Feature Photo of Rosa Ramirez courtesy of Angel Fuentes
BY CLYDE HUGHES | AC JosepH Media
CAMDEN — For Rann Miller, influential columnist and director of 21st Century Community Learning Center, Rosa Ramirez was a towering figure as a child while attending St. Joseph’s pro-Cathedral School from pre-kindergarten through eighth grade.
Ramirez, who died last week, left an indelible mark on Miller’s life and many who came in contact with her.
“As a young student, I saw her as a chief disciplinarian,” Miller said. “Whenever anyone misbehaved and none of the teachers, nor the principal, could work with the student in question, they were sent to Mrs. Ramirez.
“We (my peers and I) originally thought she was mean but the reality is that she understood how to deal with a school that was a majority Latino/a/x population. She also had familiarity with the Black community in the city and therefore could reach to students like myself.”
He said as a child, he didn’t know of her activist roots, aggressively advocating for those very children she was keeping in line in East Camden.
“What we didn’t realize was that she was an activist for the East Camden community and that her work was fighting on behalf of that community; fighting for resources, access to opportunities and for the dignity of the people to be respected and honored,” Miller said.
“That’s her legacy. She was a fighter and a light in a city others left for dead in the dark. May her soul receive eternal rest.”
Ramirez, the former president of the Camden Churches Organized For People Rosa Ramirez was called a community “icon” by city leaders who recognized her passing last Friday.
Camden Mayor Victor Carstarphen and City Council President Angel Fuentes issued a joint statement this weekend remembering Ramirez. She will have a visitation and service from 5-8 p.m. on Thursday, Oct. 13 at the St. Joseph Pro-Cathedral, 2907 Federal Street, in Camden.
“She was a Camden resident and was beloved by the community she served,” Carstarphen and Fuentes said in their statement. “Rosa was considered a strong leader, Hispanic trailblazer, a Camden icon, and remained dedicated to Camden until her passing.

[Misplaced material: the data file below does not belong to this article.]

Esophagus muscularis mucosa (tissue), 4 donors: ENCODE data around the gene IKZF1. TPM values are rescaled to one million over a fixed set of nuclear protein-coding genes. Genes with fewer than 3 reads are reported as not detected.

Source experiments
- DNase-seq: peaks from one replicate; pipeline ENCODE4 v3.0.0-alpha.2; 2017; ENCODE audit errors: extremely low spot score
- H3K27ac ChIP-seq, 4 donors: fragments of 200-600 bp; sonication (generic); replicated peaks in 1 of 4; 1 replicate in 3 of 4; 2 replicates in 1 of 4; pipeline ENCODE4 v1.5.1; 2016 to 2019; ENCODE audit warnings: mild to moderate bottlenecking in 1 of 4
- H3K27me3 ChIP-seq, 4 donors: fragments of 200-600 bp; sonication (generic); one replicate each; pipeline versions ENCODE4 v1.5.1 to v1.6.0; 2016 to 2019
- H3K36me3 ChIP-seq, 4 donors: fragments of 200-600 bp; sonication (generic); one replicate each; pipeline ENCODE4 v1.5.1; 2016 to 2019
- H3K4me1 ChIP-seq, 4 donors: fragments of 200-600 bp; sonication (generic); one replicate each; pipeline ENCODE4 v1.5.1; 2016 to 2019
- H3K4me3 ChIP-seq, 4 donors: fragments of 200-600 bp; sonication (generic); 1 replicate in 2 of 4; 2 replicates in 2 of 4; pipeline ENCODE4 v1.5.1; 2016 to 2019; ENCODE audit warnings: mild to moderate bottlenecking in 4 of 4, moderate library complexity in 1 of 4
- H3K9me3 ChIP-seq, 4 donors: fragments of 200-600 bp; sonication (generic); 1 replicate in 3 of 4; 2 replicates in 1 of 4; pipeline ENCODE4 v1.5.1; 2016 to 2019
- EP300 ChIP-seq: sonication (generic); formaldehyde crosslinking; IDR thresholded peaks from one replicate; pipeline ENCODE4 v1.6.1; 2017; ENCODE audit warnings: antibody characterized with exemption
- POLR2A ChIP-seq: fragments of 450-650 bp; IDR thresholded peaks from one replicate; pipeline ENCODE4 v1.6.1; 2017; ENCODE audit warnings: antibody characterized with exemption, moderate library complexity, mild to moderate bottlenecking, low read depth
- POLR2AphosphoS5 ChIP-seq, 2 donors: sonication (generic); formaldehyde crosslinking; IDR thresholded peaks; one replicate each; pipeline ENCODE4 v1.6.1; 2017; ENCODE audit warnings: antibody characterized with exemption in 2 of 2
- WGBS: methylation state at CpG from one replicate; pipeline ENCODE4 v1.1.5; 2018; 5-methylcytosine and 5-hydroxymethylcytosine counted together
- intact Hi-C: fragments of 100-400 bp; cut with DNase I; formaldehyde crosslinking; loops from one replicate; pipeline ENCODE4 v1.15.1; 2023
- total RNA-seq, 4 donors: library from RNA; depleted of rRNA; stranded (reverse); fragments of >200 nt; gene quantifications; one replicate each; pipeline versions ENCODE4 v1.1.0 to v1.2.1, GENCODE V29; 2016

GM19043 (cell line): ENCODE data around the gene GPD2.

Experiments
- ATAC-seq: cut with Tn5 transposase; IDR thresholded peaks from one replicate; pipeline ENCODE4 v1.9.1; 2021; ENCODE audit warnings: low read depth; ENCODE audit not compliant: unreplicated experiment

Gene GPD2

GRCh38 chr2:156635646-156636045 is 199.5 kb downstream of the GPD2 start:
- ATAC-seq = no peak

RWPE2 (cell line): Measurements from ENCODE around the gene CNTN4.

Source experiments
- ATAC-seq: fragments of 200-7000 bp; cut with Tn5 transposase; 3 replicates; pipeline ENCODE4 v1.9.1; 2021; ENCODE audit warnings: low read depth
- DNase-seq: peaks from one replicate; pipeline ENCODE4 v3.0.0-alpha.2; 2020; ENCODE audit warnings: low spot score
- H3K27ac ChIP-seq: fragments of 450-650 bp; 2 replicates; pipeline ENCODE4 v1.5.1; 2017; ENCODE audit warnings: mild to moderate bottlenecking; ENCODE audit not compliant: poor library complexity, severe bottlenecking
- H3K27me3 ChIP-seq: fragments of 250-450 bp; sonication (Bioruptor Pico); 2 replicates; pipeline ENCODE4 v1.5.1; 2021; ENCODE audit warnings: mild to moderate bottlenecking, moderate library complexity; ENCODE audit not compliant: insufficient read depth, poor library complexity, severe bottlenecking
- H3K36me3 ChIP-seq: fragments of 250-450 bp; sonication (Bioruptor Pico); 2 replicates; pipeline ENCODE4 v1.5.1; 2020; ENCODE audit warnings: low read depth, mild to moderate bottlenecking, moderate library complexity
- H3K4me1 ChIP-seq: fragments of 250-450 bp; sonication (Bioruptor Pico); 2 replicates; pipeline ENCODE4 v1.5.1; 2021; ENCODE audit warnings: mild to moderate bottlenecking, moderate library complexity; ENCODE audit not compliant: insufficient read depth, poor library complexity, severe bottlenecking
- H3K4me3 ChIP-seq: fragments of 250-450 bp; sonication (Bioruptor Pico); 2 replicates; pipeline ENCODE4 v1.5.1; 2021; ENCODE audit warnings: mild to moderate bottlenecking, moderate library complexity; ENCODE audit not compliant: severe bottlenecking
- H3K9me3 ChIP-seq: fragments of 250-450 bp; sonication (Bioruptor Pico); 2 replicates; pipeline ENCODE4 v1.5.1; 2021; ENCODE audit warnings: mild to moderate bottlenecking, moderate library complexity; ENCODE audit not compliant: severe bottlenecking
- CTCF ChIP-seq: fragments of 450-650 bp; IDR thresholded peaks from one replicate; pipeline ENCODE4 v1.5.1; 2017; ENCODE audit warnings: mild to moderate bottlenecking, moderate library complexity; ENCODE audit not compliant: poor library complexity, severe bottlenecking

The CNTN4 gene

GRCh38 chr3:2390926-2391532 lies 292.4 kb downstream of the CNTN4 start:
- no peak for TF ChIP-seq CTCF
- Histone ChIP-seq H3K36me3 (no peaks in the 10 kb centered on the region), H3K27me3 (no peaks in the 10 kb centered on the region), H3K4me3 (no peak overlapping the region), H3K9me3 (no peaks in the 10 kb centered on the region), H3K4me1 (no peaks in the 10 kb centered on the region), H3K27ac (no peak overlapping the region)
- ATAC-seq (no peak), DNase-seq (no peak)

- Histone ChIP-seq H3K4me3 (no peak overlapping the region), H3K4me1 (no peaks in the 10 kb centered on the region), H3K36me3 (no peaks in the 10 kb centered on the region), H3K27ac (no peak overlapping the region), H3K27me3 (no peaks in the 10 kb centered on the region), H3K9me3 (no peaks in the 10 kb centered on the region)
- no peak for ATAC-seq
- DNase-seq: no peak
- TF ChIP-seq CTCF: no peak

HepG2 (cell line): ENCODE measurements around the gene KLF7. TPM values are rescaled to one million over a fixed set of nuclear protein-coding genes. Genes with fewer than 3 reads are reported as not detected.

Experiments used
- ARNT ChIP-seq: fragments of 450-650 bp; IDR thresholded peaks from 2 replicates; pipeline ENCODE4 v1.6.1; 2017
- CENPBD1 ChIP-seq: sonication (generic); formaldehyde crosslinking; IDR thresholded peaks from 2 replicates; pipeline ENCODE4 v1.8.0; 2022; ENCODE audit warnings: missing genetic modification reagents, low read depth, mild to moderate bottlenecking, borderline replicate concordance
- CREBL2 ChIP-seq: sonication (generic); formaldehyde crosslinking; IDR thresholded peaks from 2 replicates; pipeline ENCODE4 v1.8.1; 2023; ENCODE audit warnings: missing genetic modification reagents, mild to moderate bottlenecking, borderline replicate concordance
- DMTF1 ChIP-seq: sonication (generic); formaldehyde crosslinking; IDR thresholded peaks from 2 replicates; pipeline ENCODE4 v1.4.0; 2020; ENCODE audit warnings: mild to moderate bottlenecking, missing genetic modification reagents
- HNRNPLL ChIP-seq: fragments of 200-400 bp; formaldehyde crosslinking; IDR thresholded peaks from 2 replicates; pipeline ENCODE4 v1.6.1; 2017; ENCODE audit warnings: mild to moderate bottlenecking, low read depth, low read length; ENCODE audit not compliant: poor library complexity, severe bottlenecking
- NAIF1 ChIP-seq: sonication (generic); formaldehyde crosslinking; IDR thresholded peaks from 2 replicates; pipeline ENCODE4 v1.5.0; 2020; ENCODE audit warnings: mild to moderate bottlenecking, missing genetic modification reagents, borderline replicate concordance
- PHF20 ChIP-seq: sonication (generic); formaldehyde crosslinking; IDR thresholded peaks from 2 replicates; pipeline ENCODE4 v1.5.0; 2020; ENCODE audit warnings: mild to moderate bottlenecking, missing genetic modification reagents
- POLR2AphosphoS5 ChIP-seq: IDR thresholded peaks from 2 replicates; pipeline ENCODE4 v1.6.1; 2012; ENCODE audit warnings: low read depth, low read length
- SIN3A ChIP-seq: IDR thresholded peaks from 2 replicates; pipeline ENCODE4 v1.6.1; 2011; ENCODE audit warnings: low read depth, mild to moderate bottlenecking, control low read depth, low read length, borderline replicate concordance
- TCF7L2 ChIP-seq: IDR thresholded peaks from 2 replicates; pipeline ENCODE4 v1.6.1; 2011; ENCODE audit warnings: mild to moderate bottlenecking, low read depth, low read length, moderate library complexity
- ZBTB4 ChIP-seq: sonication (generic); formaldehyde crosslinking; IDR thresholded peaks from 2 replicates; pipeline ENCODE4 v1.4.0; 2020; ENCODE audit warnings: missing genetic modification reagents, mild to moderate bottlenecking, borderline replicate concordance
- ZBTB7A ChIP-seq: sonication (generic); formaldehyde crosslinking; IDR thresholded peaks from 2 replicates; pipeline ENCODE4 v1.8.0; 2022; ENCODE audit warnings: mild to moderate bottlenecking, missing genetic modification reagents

The leaders said as president and longtime member of CCOP, Ramirez advocated for residents, pushing for change to public safety, and equity for people of color, and encouraged reinvestment within the City’s neighborhoods. She was also a founding member of the St. Joseph Carpenter Society.
Ramirez was employed with the Diocese of Camden at St. Joseph Pro-Cathedral School for many years.
“Rosa Ramirez was regarded as a mentor, fighting for social justice and provided a voice for those who went ignored,” Carstarphen and Fuentes said. They added that “City of Camden, residents and stakeholders are grateful for her love and dedication for the City of Camden.”
Camden County Commissioners Director Louis Cappelli, Jr. added his voice to the tributes as well, saying on Twitter: “Rosa was a strong advocate for the residents of Camden. She selflessly always fought for the underprivileged and underserved. She was truly one of a kind.”
She is survived by her husband Roberto Ramirez; her daughters, Nancy Rodriguez (Alex) and Melissa Portscheller (Tai); her grandchildren, Shania Jimenez, Joana Portscheller and Ariana Rodriguez; and her sisters, Aida Rodriguez (Pedro) and Ana Morales (Bienvenido).
In lieu of flowers, memorial donations may be made to St. Joseph Carpenter Society, 20 Church Street in Camden, attention to: Rosa Ramirez Scholarship.
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